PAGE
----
We were first introduced to Derek Cho-Sam and his wife Rita last summer when they told us all about a Nissan 370Z with a VQ37 engine under the hood that they had rebuilt. Derek and Rita own and operate DRZA Auto in Tavares, FL. The couple opened DRZA (pronounced Drizza) back in 2012, after they finally grew weary of working for others.
The Florida-based shop specializes in import cars and engine work, but can accommodate some domestic V8 engine work as well.
“We specialize in Nissan and Infiniti,” Derek says. “We do all kinds of other cars, but we’re known for and specialize in Infiniti and Nissan stuff.”
According to Rita, DRZA Auto can do anything from regular repair work all the way up to full engine builds, full restorations, modifications, and fabrication – all in-house.
“We can do pretty much anything here beside bodywork and painting,” Rita says. “We try not to get involved with that too much.”
Today, DRZA Auto operates out of a 6,500 sq.-ft. shop, which is run solely by Derek and Rita. Derek is ASE certified and is a master Nissan technician, while Rita has a background as an administrative assistant. But don’t let that fool you – Rita has picked up plenty of automotive knowledge over the years as well.
“We are pretty meticulous about our work, the type of work we put out and our reputation,” Rita says. “We’re 100 percent word of mouth. We take pride in our work and do it very detailed.”
The list of DRZA Auto’s capabilities is pretty lengthy, and that has earned the shop its good reputation, which brings in plenty of new customers such as one recent project for a customer looking to swap an LS engine into his G35 four-door sedan. The build proved to be more complicated than it sounds.
“A customer came to us with a stock G35 sedan,” Rita says. “The customer wanted to put an LS in there. He had it at another shop where they started the project, but they couldn’t finish it. He ended up bringing it to us.”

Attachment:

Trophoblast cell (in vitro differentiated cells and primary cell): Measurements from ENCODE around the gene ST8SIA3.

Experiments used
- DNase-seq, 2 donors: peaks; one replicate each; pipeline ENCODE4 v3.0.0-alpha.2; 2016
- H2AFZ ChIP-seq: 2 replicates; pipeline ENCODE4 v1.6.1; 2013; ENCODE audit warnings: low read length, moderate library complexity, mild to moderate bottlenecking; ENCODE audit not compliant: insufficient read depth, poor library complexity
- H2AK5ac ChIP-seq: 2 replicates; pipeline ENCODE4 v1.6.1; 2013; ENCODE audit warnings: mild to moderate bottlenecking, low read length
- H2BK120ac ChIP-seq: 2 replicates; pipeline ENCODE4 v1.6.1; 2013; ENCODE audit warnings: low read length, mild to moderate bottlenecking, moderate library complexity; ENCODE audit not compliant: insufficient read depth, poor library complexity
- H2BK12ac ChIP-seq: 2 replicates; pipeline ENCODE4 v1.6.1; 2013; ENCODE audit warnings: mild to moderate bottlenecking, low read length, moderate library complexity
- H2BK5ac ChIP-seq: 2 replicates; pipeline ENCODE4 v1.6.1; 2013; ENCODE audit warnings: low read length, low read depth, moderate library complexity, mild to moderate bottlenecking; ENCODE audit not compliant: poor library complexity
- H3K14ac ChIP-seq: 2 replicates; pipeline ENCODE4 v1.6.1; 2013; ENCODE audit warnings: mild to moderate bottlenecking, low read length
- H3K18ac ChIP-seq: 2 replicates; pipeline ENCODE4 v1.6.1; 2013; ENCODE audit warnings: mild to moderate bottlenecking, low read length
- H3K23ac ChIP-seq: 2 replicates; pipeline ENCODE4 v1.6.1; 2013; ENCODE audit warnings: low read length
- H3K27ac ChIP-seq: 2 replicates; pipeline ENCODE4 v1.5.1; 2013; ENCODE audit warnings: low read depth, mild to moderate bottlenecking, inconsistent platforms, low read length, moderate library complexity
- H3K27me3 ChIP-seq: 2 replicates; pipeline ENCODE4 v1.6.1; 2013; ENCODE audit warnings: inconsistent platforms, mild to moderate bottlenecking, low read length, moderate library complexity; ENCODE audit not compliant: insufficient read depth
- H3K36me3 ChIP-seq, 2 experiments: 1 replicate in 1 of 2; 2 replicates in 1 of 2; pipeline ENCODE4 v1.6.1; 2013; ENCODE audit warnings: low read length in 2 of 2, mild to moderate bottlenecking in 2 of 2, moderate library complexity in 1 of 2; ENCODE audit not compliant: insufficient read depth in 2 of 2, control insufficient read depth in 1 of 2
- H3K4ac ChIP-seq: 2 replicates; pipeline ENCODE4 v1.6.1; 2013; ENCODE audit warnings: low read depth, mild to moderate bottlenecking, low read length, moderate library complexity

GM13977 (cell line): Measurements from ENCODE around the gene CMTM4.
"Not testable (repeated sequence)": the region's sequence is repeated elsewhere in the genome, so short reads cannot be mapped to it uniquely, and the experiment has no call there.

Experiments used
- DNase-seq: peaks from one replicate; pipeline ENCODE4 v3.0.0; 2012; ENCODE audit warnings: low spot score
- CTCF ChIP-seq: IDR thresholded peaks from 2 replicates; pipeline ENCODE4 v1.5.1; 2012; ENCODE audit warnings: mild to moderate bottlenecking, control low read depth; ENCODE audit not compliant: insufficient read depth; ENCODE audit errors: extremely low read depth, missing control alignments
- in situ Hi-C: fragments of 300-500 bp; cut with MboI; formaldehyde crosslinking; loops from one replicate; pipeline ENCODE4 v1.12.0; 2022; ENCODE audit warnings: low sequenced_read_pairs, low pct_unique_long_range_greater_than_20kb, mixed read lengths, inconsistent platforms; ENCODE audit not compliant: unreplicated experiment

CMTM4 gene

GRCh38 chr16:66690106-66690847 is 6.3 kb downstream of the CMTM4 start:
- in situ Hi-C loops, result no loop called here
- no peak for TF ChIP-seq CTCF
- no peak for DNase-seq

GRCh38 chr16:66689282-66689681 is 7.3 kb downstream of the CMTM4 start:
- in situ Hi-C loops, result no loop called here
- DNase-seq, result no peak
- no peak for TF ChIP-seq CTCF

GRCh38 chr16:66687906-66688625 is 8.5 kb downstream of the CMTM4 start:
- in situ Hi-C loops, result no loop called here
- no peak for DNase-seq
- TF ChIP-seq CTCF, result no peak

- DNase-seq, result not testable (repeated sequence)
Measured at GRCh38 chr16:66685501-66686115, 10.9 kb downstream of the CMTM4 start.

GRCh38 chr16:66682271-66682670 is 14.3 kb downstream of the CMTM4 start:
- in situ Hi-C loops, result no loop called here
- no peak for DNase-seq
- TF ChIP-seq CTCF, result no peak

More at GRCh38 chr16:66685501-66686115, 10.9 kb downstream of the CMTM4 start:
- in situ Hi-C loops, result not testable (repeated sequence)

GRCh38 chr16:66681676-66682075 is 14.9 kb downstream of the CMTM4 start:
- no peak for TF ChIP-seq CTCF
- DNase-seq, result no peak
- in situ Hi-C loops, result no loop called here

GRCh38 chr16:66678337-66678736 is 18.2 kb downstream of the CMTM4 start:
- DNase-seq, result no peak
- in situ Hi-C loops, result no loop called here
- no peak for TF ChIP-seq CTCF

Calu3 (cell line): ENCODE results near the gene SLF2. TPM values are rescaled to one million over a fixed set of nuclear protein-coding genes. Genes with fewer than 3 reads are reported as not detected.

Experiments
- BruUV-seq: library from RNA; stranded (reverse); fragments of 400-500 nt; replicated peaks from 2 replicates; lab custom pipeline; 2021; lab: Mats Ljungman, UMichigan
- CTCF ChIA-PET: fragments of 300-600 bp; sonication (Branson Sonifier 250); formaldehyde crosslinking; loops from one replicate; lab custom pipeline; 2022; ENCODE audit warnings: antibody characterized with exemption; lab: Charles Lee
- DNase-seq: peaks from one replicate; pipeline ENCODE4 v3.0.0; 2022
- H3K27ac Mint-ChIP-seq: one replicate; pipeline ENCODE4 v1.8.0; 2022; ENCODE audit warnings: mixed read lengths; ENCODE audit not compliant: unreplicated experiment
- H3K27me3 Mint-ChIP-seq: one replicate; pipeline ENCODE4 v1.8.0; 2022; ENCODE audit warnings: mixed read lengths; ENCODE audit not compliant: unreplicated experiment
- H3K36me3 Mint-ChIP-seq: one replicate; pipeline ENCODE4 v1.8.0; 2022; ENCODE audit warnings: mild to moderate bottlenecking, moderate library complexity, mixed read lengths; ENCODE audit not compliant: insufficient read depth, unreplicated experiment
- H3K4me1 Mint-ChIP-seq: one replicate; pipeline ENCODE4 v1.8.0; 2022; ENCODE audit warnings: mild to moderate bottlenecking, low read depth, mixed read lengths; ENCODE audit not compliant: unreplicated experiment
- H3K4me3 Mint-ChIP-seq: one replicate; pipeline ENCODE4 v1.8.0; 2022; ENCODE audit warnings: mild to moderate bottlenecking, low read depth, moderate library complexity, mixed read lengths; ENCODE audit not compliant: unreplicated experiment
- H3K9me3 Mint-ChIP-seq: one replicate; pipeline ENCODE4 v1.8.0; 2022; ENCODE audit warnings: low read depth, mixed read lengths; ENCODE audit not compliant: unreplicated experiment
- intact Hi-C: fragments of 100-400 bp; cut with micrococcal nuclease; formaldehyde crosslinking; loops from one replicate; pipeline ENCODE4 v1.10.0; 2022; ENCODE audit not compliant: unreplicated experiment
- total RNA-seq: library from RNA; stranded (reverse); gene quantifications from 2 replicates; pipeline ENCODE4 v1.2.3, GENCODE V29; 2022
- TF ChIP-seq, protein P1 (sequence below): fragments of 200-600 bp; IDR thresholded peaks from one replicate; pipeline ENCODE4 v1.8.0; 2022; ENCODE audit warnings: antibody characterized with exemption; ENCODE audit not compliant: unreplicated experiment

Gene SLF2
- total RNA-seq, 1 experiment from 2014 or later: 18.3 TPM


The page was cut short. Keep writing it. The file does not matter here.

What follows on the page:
According to Derek, the G35 was actually at four other shops before arriving at DRZA.
“There were four other shops trying to build this car the way it is and how we got it,” he says. “None of them could figure out the wiring and all the other logistics to it to make the car work the way it is. One shop scrapped it completely. Others wanted to gut the car and make it a full-blown race car. That’s one of the reasons I’m kind of proud of the car, because we got it working.”
A few things made this build challenging. The customer wanted to keep the factory push-button start, the reverse camera, the air conditioning, and with the car being a G35x, it also had all-wheel drive.
“We got an LS2 engine out of a crashed GTO,” Derek says. “We completed the swap and put the LS2 in there and got everything running to factory spec with the push-button start, air conditioning, reverse camera, the wiring – we did everything that needed to be done. Originally, this car was a G35x, which is the all-wheel-drive system, so we had to modify the subframe assembly drastically to fit the LS2 in there.”
DRZA had to make its own mount brackets, which Derek says they did using a Sikky engine bracket and motor mount, but they had to modify the subframe to fit it. They also cut and modified the subframe to fit the radiator assembly.
“The radiator support on the subframe had to be cut and modified,” he says. “We actually brought the radiator condenser assembly about 8˝ forward, so we could fit the engine in and have room to service the belts, the alternator and all of that stuff.”
The shop also had to change the all-wheel drive system to a rear-wheel drive, so DRZA took the front end off an ‘07 370 and installed that into the car. They also modified the transmission tunnel for the T56 assembly and the custom drive shaft, and they made their own setup for the power steering all in-house.
Clearly, this customer wanted to have something different, and he wanted more horsepower and torque, which the LS2 engine delivers on.
“The extra two cylinders of the LS engine provide a lot more torque,” Derek says. “For people who want to create or make bigger horsepower with cars like this, the LS is the way to go because you have 8 cylinders and get more power out of it and it’s easier to find parts for it.”
Going from a V6 to a V8 in a four-door sedan is a bit unusual, and Rita agrees.
“The customer wanted to have something different,” she says. “The Infiniti engines are good, strong engines, but I think he just wanted to be a little bit unique.”
Since DRZA initially finished this LS swap in the G35, the car was sold to a new owner who now plans to drift with it. The unique factor has gone up once again.
Engine of the Week is sponsored by PennGrade Motor Oil, Elring – Das Original and Scat Crankshafts. If you have an engine you’d like to highlight in this series, please email Engine Builder Editor, Greg Jones at [email protected]